Arsene Wenger is insistent his own Arsenal future will not impact upon contract negotiations with Mesut Ozil and Alexis Sanchez. English football's longest-serving manager celebrated 20 years in charge in north London before the recent international break, yet it remains to be seen whether he will remain in the Emirates dugout beyond the end of the season, with his current deal due to expire in June 2017.
Both Ozil and Sanchez are presently under contract until the summer of 2018, yet progress regarding extensions for the influential attacking pair has proceeded at a glacial pace over recent months. Goal even reported this week that the German playmaker was waiting for his manager to pen fresh terms before signing on the dotted line himself, although Wenger does not consider that to be a significant factor.
"No, I don't say that," he told reporters at a press conference held in advance of Saturday's (22 October) Premier League meeting with newly-promoted Middlesbrough, where Arsenal will seek to extend their impressive winning run to eight matches across all competitions. "I feel they are happy at the club and I want them to commit to the club because they believe they are in the right place."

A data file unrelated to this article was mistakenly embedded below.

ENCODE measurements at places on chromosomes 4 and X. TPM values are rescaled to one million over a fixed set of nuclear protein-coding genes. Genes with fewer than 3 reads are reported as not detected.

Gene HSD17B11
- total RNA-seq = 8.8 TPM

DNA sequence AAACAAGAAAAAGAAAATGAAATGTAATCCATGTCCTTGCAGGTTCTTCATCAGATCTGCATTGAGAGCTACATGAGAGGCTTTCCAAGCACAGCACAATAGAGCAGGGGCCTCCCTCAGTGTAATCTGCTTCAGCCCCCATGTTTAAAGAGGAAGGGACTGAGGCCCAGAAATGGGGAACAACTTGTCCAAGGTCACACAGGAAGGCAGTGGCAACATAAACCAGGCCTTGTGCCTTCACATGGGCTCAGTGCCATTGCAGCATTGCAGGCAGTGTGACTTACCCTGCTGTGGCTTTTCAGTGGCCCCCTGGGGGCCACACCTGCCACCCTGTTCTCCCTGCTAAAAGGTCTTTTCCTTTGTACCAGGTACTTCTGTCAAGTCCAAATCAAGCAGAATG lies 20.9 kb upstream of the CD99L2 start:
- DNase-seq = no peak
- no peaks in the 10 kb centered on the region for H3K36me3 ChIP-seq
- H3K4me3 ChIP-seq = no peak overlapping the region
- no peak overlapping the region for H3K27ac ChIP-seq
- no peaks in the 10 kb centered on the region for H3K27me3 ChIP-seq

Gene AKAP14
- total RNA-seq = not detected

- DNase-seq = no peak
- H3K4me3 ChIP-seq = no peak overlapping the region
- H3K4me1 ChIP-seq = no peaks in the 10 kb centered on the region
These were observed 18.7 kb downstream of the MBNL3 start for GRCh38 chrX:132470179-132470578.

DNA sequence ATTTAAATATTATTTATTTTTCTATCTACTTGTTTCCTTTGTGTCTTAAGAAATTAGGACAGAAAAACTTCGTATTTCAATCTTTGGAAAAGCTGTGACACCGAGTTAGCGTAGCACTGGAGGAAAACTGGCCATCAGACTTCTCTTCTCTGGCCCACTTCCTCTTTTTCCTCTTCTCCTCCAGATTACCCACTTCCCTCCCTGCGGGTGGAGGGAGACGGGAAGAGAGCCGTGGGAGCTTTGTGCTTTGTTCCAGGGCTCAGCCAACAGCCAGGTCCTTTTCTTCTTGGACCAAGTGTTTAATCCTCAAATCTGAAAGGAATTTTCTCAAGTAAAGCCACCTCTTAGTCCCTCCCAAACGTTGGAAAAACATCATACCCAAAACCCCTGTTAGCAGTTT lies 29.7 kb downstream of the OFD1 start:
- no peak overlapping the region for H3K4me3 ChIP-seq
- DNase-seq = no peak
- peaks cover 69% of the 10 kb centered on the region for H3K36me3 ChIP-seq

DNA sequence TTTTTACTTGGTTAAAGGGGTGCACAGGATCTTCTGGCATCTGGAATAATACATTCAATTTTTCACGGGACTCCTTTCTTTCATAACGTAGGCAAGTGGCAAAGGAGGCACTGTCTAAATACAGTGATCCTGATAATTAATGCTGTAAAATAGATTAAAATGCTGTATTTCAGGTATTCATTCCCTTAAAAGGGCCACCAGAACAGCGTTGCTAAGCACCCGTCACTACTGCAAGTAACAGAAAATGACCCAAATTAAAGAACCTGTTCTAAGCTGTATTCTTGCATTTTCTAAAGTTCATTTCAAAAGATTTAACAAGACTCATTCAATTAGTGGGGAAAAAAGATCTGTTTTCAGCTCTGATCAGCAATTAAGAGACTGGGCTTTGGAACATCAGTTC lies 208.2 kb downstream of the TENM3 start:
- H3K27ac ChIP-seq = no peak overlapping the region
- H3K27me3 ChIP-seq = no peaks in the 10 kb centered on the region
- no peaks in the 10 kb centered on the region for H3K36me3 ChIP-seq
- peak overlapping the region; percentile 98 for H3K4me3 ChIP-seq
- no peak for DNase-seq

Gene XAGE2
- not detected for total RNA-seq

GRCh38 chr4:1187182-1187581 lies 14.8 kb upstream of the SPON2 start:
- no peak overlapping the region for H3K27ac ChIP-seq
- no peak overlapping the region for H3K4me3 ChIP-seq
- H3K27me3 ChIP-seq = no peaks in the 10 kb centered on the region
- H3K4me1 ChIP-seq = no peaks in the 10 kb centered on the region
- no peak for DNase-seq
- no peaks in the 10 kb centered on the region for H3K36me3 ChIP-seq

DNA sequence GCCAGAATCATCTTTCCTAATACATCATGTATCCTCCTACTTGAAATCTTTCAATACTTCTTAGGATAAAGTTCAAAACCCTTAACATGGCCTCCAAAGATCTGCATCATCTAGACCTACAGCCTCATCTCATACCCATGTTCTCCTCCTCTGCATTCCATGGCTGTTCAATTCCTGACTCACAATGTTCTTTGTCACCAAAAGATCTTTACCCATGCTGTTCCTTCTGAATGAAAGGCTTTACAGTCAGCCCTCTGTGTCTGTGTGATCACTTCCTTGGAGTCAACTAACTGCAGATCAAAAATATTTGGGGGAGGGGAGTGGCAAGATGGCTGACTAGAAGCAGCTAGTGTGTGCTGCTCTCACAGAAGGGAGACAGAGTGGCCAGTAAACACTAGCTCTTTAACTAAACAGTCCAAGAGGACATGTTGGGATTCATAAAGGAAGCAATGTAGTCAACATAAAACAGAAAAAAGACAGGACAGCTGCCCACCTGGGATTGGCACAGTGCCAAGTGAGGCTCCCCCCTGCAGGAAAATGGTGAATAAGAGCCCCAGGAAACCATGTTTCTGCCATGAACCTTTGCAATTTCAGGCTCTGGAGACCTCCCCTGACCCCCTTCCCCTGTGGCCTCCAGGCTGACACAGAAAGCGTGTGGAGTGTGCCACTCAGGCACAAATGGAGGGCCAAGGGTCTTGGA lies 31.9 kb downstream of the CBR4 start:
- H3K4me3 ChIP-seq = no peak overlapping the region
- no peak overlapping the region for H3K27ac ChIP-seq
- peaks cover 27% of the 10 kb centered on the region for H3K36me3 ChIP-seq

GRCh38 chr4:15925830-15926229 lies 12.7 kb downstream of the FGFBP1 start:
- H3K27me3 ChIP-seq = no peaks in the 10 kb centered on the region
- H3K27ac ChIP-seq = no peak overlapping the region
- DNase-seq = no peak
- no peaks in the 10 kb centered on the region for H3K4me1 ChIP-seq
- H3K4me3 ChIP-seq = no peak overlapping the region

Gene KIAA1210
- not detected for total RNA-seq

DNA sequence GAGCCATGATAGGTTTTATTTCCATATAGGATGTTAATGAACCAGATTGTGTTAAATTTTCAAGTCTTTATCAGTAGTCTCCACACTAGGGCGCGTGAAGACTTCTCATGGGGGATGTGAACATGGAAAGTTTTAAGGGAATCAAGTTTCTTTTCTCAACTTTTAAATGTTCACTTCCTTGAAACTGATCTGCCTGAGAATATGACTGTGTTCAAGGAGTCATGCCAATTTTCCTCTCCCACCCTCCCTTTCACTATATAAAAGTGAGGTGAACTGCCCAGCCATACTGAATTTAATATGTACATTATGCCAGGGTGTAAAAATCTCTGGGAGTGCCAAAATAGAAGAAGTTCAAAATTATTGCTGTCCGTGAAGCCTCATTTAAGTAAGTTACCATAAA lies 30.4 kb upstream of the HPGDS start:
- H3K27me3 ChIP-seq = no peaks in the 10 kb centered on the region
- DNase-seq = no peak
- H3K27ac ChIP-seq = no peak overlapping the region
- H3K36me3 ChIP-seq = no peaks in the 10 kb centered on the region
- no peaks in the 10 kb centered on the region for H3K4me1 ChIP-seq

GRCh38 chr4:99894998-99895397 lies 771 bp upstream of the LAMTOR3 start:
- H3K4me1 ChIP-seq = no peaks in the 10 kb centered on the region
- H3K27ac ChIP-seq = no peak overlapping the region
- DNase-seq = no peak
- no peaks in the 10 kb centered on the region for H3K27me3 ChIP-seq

When asked if the club were any close to securing the long-term futures of Ozil and Sanchez, he said: "Look, we are always in touch and that's our desire. Mesut Ozil is 28 years old and in the prime of his career. Of course we want him to contribute to the success of the club in future."
Ozil underlined his importance to the Arsenal cause on Wednesday, netting his first career hat-trick with three second-half goals in a 6-0 Champions League Group A thrashing of Ludogorets. The 2014 World Cup winner also teed up Theo Walcott's curling strike just before half-time to end a mini-drought of four matches without an assist, and Wenger is delighted to see the player's hard work on the training ground pay off.
"He works quite well on finishing in training," he added. "I believe that every player gets in a habit of having a vision of his game, and sometimes he doesn't get out of the boundaries he has fixed himself. He experienced his game as a provider and slowly I think he's getting the taste to think 'oh, maybe I can finish as well'. That's what you want him to do, to add that to his game. There's no reason that he should not finish and score. Hopefully the fact that he scored again on Wednesday night will give him that taste and desire."